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NCAA finds nine violations; one with football

COLUMBUS, Ohio -- A lack of evidence apparently deflated
former Ohio State running back Maurice Clarett's allegations that
coaches and boosters arranged for him to get passing grades, cars
and thousands of dollars.

The NCAA on Monday outlined nine violations against Ohio State,
but only one involved the school's football program -- quarterback
Troy Smith's acceptance of $500 from former OSU booster Robert Q.
Baker in May 2004.

None of Clarett's most explosive allegations -- that coach Jim
Tressel orchestrated a system in which players received free cars,
improper academic assistance and cash for no-work jobs -- were
verified.

It was originally reported that the the NCAA wasn't saying whether it interviewed Clarett after he made his allegations in an interview with ESPN The Magazine in November.

However, the NCAA issued a statement Wednesday that said it tried to interview Clarett after his allegations, but that Clarett did not make himself available.

"As a clarification to recent comments made in the media, the NCAA enforcement staff attempted on numerous occasions to interview Maurice Clarett during its investigation of Ohio State University.

"Not once did Mr. Clarett respond to our repeated requests to meet with investigators or provide information. "Specifically, over the course of a month in November and December 2004, phone calls were placed to Mr. Clarett's reported cell phone numbers, relatives, former legal representatives and friends. But the messages left were never returned. In addition, attempts to contact him in person failed.

NCAA spokesman Erik Christianson said Tuesday that once
investigators begin probing an athletic department, they thoroughly
examine all allegations.

"In the end, they follow where the evidence leads them," he
said.

Clarett, who was drafted by the NFL's Denver Broncos on April
23, could not be reached for comment. He didn't speak to reporters
at Broncos camp Tuesday.

Clarett's agent, Steve Feldman, said Tuesday that Clarett wants
to move on and that the Ohio State situation is "over with."

Feldman said he does not know if NCAA investigators contacted
Clarett after the ESPN The Magazine. He also defended Clarett.

"Just because their report doesn't substantiate the claims
doesn't mean that he wasn't telling the truth," Feldman said.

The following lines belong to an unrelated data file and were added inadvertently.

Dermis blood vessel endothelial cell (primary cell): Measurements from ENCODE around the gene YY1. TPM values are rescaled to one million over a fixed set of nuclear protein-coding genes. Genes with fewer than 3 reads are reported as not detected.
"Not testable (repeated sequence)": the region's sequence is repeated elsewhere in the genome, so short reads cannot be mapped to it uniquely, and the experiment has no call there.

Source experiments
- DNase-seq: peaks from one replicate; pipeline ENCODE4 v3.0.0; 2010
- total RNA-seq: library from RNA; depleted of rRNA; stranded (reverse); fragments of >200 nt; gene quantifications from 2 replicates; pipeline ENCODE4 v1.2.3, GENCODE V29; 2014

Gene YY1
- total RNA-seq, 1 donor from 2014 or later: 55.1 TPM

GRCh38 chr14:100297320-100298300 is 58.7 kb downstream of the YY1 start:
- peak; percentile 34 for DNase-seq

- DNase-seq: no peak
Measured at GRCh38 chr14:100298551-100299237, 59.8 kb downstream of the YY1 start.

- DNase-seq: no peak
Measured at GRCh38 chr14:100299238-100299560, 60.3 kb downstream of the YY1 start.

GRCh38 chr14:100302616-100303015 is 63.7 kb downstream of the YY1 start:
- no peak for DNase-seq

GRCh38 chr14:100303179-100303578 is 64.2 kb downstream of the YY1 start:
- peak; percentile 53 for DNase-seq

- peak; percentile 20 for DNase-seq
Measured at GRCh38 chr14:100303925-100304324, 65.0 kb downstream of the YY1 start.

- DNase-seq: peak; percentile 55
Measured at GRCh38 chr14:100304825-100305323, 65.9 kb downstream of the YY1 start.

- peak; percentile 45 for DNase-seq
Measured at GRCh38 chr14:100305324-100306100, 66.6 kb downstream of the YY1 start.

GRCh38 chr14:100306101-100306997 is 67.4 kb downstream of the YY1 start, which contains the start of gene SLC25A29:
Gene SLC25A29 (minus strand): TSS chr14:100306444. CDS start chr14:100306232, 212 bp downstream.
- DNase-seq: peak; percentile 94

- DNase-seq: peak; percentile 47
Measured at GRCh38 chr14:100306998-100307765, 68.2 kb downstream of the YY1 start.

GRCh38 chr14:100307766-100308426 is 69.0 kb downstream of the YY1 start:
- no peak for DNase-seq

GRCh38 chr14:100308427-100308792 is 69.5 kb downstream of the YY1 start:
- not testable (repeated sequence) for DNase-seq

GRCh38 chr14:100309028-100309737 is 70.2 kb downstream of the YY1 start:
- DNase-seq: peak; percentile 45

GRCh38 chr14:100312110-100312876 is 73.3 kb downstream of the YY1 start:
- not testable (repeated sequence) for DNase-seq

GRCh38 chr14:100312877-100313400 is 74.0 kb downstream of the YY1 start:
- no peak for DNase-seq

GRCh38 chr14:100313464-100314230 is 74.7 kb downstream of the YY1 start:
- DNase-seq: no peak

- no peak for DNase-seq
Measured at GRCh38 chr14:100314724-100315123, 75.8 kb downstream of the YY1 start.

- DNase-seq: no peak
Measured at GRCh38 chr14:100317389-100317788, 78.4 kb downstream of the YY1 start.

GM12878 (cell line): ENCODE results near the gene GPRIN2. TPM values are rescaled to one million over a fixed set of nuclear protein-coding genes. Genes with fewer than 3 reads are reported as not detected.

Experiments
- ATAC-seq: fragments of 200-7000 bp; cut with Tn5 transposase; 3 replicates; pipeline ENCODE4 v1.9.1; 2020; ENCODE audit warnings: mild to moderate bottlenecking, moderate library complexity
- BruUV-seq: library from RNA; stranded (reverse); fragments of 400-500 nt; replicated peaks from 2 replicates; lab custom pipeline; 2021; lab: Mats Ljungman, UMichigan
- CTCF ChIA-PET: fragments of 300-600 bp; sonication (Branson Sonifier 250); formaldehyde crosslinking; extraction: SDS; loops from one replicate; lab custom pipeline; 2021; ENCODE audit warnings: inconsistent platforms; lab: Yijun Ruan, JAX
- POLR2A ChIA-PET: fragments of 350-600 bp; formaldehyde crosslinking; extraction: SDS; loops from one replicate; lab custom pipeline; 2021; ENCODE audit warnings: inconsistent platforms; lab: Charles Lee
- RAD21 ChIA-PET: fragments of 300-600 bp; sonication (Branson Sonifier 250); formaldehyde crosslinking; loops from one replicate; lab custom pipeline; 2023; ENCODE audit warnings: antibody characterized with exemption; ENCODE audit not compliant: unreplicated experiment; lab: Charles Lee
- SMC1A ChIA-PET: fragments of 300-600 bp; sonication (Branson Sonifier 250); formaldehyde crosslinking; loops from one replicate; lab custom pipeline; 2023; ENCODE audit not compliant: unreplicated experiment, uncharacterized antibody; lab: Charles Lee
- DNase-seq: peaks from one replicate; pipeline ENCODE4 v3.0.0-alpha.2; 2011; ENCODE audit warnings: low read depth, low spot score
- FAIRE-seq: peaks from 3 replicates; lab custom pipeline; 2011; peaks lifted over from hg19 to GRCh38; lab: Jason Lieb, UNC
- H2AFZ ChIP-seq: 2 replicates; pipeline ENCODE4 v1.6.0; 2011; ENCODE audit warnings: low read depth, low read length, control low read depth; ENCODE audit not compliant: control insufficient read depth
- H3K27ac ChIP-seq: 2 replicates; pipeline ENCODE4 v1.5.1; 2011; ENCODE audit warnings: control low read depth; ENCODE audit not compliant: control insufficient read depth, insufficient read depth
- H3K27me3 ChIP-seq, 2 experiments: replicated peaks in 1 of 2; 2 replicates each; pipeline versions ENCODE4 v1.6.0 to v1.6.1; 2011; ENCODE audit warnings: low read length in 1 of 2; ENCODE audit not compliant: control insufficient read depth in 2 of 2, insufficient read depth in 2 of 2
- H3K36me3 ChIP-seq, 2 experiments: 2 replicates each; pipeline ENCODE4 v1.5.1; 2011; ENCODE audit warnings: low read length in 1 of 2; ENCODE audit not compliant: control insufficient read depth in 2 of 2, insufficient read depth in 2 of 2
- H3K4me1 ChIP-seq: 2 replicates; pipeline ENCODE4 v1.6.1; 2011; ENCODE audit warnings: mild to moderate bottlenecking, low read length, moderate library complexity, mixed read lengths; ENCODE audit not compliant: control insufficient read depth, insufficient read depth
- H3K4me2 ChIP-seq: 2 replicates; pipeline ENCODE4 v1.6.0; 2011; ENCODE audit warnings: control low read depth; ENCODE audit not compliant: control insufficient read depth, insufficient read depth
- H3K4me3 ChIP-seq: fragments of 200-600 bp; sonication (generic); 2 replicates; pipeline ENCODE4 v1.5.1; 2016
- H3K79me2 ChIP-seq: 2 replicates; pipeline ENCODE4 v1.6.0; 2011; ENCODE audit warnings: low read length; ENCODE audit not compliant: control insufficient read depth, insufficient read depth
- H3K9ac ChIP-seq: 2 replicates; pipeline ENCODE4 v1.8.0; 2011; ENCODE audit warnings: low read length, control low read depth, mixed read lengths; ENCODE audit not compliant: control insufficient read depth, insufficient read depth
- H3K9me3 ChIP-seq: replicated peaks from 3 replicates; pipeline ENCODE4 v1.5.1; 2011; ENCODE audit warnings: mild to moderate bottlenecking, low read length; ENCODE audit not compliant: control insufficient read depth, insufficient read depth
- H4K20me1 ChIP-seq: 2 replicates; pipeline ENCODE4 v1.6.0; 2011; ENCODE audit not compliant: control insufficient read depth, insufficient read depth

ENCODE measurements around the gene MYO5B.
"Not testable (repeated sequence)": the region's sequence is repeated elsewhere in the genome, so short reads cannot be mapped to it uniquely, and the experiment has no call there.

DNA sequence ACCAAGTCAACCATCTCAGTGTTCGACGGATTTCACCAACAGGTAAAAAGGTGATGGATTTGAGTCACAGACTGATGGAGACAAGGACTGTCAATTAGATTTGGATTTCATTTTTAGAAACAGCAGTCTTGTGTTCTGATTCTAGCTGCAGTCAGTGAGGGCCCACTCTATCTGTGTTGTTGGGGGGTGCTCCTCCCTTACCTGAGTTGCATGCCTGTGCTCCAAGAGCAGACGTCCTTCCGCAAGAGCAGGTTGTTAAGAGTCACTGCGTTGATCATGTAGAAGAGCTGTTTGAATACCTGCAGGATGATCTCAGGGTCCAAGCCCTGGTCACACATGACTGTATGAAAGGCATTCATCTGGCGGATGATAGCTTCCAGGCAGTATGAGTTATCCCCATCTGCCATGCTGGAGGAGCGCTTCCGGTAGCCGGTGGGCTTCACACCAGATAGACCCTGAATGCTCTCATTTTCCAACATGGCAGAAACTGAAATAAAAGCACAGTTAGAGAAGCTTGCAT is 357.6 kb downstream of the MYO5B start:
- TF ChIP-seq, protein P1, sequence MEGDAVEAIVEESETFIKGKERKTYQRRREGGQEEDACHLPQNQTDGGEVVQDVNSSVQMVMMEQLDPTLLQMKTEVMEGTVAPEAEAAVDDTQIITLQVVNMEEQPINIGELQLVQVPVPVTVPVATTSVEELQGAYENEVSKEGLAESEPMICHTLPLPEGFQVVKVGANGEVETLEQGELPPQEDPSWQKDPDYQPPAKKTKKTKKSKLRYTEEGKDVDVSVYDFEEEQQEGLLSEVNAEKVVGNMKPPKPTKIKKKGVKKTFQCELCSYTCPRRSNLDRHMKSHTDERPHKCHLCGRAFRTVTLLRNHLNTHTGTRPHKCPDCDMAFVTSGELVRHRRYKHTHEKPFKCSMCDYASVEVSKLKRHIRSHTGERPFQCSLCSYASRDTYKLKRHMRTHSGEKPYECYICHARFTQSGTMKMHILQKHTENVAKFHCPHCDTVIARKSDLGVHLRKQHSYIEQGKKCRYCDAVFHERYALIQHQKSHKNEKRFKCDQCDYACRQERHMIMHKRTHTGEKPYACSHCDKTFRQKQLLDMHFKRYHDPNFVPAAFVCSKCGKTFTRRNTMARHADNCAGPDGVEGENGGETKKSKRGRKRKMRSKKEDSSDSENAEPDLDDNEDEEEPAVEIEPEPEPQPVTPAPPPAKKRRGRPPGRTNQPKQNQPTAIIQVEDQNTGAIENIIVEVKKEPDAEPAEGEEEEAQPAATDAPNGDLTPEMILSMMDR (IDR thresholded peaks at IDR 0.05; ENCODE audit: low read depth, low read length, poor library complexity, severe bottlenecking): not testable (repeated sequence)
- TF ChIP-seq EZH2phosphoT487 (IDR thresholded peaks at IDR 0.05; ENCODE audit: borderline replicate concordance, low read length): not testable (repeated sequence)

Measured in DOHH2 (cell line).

Ohio State athletic director Gene Smith said Monday that he
considers the Clarett matter over. He declined to elaborate when
contacted for an interview Tuesday.

NCAA investigators concluded that the most serious charges of
wrongdoing at Ohio State involved the men's basketball program,
which is facing seven suspected NCAA violations.

The NCAA alleges that both former head basketball coach Jim
O'Brien and former assistant Paul Biancardi failed "to monitor the
conduct and administration" of the basketball program from July
1998 to May 2002.

Another NCAA finding involves an orthodontist allegedly
providing free and discounted services to five women's basketball
players.

Ohio State has until July to respond. A hearing in front of the
NCAA infractions committee is scheduled for October.

Last June, Ohio State fired O'Brien for arranging a $6,700
payment to the family of a recruit. In December, the school
self-imposed a one-year postseason tournament ban on the men's
basketball program.

Christianson declined to speculate on any possible sanctions
that might come out of the October hearing with the NCAA
infractions committee.

Gene Smith and Ohio State President Karen Holbrook said this
week it's possible that the men's basketball program, now headed by
coach Thad Matta, will face NCAA sanctions.

Rather than penalize the current coaches and players, Smith said
the university might strip the program of its 1999 Final Four
appearance, two Big Ten co-championships and four NCAA Tournament
appearances from 1999 to 2002, when the alleged violations
occurred.

The NCAA takes self-imposed punishments into account when
considering sanctions.

Information from The Associated Press was used in this report.